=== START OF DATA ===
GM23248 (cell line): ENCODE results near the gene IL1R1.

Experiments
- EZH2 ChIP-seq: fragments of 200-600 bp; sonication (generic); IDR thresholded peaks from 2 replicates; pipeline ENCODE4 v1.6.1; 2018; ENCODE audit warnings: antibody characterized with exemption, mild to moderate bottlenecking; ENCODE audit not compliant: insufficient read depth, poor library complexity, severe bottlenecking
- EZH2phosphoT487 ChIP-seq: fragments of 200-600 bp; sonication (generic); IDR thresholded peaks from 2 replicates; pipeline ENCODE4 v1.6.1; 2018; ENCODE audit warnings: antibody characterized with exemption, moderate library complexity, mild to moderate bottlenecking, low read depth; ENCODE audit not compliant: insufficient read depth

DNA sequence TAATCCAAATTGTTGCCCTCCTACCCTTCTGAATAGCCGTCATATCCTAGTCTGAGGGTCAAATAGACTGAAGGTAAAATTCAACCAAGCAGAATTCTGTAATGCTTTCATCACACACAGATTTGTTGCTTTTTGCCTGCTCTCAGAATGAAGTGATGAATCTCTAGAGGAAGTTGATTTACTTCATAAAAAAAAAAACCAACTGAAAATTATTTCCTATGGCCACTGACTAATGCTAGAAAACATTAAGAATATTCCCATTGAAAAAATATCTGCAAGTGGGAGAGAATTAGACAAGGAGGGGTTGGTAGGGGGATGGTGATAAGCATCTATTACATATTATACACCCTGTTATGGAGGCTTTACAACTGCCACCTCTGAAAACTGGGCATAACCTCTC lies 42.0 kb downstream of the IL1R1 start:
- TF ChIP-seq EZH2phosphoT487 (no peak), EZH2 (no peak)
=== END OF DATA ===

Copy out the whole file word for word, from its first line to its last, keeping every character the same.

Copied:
GM23248 (cell line): ENCODE results near the gene IL1R1.

Experiments
- EZH2 ChIP-seq: fragments of 200-600 bp; sonication (generic); IDR thresholded peaks from 2 replicates; pipeline ENCODE4 v1.6.1; 2018; ENCODE audit warnings: antibody characterized with exemption, mild to moderate bottlenecking; ENCODE audit not compliant: insufficient read depth, poor library complexity, severe bottlenecking
- EZH2phosphoT487 ChIP-seq: fragments of 200-600 bp; sonication (generic); IDR thresholded peaks from 2 replicates; pipeline ENCODE4 v1.6.1; 2018; ENCODE audit warnings: antibody characterized with exemption, moderate library complexity, mild to moderate bottlenecking, low read depth; ENCODE audit not compliant: insufficient read depth

DNA sequence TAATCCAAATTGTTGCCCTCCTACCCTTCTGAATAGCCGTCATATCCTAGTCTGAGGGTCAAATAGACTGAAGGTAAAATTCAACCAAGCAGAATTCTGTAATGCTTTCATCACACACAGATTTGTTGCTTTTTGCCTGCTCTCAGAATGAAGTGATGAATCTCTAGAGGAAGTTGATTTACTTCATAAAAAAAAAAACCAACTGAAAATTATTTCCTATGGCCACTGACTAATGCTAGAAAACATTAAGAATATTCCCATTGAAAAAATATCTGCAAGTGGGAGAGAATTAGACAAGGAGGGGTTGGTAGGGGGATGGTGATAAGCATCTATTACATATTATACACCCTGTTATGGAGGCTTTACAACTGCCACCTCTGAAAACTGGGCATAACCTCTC lies 42.0 kb downstream of the IL1R1 start:
- TF ChIP-seq EZH2phosphoT487 (no peak), EZH2 (no peak)